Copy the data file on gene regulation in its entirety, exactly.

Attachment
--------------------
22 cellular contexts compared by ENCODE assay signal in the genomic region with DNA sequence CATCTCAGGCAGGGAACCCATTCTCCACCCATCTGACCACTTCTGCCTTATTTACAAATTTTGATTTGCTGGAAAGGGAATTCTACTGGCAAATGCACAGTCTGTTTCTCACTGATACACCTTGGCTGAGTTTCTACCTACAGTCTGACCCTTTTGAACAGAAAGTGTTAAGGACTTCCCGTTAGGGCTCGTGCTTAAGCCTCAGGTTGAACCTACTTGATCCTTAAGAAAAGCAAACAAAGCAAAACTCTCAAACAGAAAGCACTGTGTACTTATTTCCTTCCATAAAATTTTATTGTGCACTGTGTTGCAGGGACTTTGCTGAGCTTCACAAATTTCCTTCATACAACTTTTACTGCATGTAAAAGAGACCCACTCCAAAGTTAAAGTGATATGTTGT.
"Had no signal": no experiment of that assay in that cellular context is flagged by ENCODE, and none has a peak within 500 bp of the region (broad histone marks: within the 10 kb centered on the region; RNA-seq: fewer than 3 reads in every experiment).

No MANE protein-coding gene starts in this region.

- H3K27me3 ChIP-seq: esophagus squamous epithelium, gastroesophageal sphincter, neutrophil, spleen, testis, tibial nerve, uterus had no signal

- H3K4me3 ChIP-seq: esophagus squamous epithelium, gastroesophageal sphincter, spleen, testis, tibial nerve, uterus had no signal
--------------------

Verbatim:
22 cellular contexts compared by ENCODE assay signal in the genomic region with DNA sequence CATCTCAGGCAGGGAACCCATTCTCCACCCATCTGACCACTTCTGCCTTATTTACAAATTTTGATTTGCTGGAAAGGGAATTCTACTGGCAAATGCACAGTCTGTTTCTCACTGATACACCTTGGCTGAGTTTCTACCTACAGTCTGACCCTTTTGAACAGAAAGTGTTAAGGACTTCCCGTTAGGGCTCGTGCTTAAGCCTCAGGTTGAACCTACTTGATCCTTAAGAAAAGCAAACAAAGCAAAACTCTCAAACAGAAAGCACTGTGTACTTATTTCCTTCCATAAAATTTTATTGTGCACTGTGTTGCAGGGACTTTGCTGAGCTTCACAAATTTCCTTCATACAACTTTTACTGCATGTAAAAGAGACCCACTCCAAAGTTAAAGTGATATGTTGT.
"Had no signal": no experiment of that assay in that cellular context is flagged by ENCODE, and none has a peak within 500 bp of the region (broad histone marks: within the 10 kb centered on the region; RNA-seq: fewer than 3 reads in every experiment).

No MANE protein-coding gene starts in this region.

- H3K27me3 ChIP-seq: esophagus squamous epithelium, gastroesophageal sphincter, neutrophil, spleen, testis, tibial nerve, uterus had no signal

- H3K4me3 ChIP-seq: esophagus squamous epithelium, gastroesophageal sphincter, spleen, testis, tibial nerve, uterus had no signal